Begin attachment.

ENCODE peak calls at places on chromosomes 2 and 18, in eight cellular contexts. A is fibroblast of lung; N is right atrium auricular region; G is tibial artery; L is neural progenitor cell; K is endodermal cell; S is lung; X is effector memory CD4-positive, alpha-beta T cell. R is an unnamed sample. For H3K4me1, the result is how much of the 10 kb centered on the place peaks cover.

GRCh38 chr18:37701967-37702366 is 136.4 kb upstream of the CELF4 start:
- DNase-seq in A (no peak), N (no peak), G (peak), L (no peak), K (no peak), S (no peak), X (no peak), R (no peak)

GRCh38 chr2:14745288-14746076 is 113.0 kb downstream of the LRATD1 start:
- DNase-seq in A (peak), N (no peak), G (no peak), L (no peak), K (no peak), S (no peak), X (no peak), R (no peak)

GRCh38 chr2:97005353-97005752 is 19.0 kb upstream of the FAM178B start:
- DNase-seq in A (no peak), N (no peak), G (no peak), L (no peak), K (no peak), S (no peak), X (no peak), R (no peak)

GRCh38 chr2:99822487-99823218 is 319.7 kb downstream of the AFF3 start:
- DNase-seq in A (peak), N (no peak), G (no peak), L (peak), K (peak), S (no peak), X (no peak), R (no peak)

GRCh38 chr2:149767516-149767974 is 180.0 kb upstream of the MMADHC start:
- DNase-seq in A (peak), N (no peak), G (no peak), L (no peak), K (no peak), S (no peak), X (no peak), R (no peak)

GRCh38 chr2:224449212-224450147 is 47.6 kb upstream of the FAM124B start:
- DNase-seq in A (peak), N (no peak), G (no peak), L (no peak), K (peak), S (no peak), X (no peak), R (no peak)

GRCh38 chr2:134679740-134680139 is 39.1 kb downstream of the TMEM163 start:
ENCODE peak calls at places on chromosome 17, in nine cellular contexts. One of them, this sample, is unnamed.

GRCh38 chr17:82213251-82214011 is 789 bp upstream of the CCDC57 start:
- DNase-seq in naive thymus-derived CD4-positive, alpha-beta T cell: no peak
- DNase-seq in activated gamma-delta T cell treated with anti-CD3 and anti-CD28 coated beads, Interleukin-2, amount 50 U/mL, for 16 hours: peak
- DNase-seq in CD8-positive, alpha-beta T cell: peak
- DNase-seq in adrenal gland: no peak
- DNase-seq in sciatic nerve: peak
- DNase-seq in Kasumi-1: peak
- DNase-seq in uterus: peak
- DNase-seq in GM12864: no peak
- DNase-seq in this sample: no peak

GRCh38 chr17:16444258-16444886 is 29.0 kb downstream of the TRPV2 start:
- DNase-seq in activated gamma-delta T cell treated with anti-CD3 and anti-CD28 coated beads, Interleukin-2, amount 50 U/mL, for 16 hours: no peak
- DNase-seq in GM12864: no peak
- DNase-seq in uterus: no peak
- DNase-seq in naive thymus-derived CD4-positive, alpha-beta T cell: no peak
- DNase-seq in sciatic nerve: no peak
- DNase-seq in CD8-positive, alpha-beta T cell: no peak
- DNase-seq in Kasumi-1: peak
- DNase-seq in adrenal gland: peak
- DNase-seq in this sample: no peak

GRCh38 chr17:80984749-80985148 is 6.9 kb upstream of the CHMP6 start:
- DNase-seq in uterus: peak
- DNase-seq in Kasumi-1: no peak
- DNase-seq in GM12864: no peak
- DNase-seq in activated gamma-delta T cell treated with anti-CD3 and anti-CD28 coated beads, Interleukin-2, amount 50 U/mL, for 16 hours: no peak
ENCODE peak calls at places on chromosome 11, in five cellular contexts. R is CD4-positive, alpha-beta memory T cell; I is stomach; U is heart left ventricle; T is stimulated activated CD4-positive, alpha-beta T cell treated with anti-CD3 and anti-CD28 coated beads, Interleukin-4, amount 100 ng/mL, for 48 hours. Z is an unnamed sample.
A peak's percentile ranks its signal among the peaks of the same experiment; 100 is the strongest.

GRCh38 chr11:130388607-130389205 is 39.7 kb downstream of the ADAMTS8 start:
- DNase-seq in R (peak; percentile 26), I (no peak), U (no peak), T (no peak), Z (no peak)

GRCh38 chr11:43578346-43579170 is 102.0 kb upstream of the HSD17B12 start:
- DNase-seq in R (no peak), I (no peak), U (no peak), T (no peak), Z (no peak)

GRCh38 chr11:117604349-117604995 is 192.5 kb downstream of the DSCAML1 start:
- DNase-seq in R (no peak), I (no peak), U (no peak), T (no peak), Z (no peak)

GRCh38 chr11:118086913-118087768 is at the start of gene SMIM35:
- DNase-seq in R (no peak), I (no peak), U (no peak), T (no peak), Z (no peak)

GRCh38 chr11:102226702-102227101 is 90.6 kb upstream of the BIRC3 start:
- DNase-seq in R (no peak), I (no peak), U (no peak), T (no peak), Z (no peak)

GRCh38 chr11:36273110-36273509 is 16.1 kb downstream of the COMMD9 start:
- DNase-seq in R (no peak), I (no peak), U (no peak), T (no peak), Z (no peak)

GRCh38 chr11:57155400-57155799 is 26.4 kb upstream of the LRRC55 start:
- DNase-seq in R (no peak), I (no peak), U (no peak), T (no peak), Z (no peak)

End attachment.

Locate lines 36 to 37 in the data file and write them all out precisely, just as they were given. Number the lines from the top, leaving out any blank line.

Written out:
GRCh38 chr17:80984749-80985148 is 6.9 kb upstream of the CHMP6 start:
- DNase-seq in uterus: peak